My first paying gig! My job at Anchor Inc. was a last-minute bullet-dodge that kept me from getting deported after my first job in Japan fell through.
Out for dinner with Anchor in May of 2000. Left to right: Onoguchi-san, the Morishitas (Makoto and Tetz,), Waseda-san (???), myself, Seino-san
The original introduction came from an animator friend who had been working on Ultimate Fighting Championship for the Dreamcast, which was developed by Anchor and published by the now-defunct Crave. I had popped into the office a few times, doing debug work and polishing up the English script.
Shortly after I graduated, Anchor director Hiroshi Inukai (who’s now doing delightful eSports stuff and games for kids) hired me on as his assistant. It turned out that Microsoft was working on a top-secret games console called the Xbox, and they Anchor was making a pro wrestling game for THQ. My animator friend had moved back to Canada, and they were desperately in need of a native English speaker to do random stuff for them.
Now, this is back when almost all pro wrestling games were developed in Japan. Though they’d be published by American companies with US-based producers calling the shots, there was always a slightly goofy Japanese cultural creep into these games , which gave them a unique flavor all their own. I didn’t do much to actually curb this — rather, I’d influence it, saying stuff like “THAT LOOKS AWESOME. You should totally make more animal masks for the create-a-wrestler mode.”
Left to right: Lead designer Arai-san, Director Inukai-san, UI designer Tazaki-san. Note the CRTs everywhere! We didn’t have flatscreens in 2001. I think the game is running off a proper green Xbox devkit; I don’t have many memories of the original kit in the PC case.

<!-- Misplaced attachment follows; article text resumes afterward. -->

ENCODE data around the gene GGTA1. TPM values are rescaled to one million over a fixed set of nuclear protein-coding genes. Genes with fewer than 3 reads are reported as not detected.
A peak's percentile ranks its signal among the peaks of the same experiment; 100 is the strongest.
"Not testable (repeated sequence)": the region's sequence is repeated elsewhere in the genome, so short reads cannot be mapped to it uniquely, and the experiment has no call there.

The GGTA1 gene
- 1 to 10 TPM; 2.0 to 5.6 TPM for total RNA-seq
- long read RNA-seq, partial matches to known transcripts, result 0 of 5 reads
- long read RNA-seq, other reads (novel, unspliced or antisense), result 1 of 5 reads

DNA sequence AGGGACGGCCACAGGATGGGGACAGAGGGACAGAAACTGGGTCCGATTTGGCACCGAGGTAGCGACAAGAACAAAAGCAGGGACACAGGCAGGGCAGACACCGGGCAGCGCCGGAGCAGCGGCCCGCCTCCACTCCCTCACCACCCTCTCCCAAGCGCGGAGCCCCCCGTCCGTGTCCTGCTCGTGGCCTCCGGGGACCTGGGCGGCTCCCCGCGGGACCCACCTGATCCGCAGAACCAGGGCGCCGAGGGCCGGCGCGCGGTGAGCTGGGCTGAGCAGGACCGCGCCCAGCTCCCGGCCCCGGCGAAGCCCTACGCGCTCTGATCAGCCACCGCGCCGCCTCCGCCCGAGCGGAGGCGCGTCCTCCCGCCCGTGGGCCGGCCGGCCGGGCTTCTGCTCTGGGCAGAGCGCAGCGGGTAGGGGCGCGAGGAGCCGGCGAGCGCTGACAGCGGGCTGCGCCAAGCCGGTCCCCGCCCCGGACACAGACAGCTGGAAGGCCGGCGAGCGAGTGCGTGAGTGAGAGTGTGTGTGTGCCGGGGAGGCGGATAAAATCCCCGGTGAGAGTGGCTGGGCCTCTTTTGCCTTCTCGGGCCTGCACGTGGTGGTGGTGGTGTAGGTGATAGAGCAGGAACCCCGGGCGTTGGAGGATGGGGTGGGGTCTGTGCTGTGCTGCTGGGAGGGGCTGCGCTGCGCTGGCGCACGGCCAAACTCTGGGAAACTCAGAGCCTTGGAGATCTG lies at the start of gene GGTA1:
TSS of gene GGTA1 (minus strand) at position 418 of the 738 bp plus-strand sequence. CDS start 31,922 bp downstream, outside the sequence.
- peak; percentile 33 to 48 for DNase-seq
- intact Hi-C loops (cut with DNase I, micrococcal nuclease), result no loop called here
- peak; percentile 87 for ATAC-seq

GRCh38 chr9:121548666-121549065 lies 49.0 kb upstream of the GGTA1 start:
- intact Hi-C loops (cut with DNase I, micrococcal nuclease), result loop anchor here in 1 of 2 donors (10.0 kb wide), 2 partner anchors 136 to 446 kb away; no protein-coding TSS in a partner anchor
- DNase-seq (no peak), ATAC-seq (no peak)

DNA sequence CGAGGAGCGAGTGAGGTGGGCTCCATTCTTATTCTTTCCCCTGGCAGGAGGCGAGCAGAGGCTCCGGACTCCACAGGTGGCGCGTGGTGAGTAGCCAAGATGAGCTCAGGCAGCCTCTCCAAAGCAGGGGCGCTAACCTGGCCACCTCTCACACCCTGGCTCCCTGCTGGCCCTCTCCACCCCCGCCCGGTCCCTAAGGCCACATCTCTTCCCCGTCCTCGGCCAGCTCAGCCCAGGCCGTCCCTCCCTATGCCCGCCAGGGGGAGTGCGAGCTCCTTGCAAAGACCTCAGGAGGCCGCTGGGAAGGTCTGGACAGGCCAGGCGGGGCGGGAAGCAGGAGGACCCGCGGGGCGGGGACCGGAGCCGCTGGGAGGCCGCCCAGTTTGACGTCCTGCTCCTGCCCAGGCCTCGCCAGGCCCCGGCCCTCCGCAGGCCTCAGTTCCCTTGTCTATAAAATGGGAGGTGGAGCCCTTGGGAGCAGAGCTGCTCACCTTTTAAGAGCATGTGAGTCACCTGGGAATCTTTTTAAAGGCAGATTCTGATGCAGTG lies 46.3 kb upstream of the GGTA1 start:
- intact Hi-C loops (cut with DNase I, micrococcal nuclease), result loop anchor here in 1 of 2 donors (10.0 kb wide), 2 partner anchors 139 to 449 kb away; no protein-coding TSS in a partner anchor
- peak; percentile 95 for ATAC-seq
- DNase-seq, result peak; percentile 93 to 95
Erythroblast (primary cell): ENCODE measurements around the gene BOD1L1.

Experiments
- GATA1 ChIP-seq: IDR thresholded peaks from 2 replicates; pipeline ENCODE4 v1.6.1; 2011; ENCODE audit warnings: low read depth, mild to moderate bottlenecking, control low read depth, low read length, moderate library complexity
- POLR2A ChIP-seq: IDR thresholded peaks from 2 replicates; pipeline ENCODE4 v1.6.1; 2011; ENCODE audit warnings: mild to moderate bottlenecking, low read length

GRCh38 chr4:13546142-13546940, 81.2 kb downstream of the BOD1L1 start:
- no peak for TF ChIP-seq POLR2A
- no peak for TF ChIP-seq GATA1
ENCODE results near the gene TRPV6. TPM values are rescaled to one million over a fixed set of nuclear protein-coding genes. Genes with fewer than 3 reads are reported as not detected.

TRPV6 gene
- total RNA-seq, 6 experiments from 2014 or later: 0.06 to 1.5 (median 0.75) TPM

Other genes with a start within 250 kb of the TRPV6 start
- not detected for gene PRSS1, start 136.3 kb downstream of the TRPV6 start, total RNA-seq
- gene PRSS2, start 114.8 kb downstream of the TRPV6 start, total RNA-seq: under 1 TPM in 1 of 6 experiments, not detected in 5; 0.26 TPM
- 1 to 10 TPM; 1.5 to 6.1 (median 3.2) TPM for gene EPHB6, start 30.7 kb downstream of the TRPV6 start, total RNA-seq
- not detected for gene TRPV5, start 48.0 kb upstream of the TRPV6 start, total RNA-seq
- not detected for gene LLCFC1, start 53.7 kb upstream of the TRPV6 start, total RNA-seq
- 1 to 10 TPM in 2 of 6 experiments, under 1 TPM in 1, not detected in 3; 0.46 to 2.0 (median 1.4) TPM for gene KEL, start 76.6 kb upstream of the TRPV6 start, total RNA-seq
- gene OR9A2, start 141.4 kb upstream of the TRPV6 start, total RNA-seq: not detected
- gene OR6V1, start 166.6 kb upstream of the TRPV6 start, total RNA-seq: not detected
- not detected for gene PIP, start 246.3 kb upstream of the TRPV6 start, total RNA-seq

So I did a ton of random design work on this game. There’s a lot that goes into pro wrestling titles, and you’ve got a very voracious fanbase interested in the most minute details (and being a fan, that stuff was super critical to me).
Lead Animator, the incomparable Onoguchi-san. Note the Dreamcast playing “Get Bass” attached via VGA switchbox. I don’t think I still have my fishing rod controller.
I don’t ever remember operating on a set schedule for this game; everything was freeform. I’d come up with something, pitch it to Inukai, and he’d be like “Sure, that sounds great!” or “No, it’s impossible!” For example, I thought our menu screens looked a little boring, and Gran Turismo 3 had just shipped on the PlayStation 2, which featured really amazing DVD-style menus with cars zooming around in the backgrounds. I wanted to recreate that, only with wrestlers piledriving each other. Inukai was like “GREAT!”, so I went to work. With team sizes being what they are these days, I can’t imagine making a game like this anymore.
Here I am in the VHS tape capture room. I spent a lot of time in here digitizing tapes and watching the weekly shipments of wrestling tapes out of Stamford.
After shipping this game, I moved onto Pride FC for the PlayStation 2. This game was based on the Pride fighting league that was tearing up Japan during the early 2000s. Moving to PS2 was definitely a step back after working on Xbox; I never felt the dev tools were quite as good, and I had more limitations to work within (for example, to save space I had to reduce my textures from 16.7 million colors down to a slightly more restricted palette of 256 or even 16 colors; my low-palette skills from my Apple IIgs days came into play). From a creative perspective, we couldn’t go quite as wild with this one as we had with the pro wrestling games, so I wound up doing some UI work and bucketloads of FMV, burning discs for every build we made. We also got lots of free tickets to go see the PRIDE shows, so that was pretty much the ultimate perk.
After a year and a half, and a bit more work on the sequel WWE RAW 2, I got a call from a guy at Square in Tokyo…but that’s another story entirely.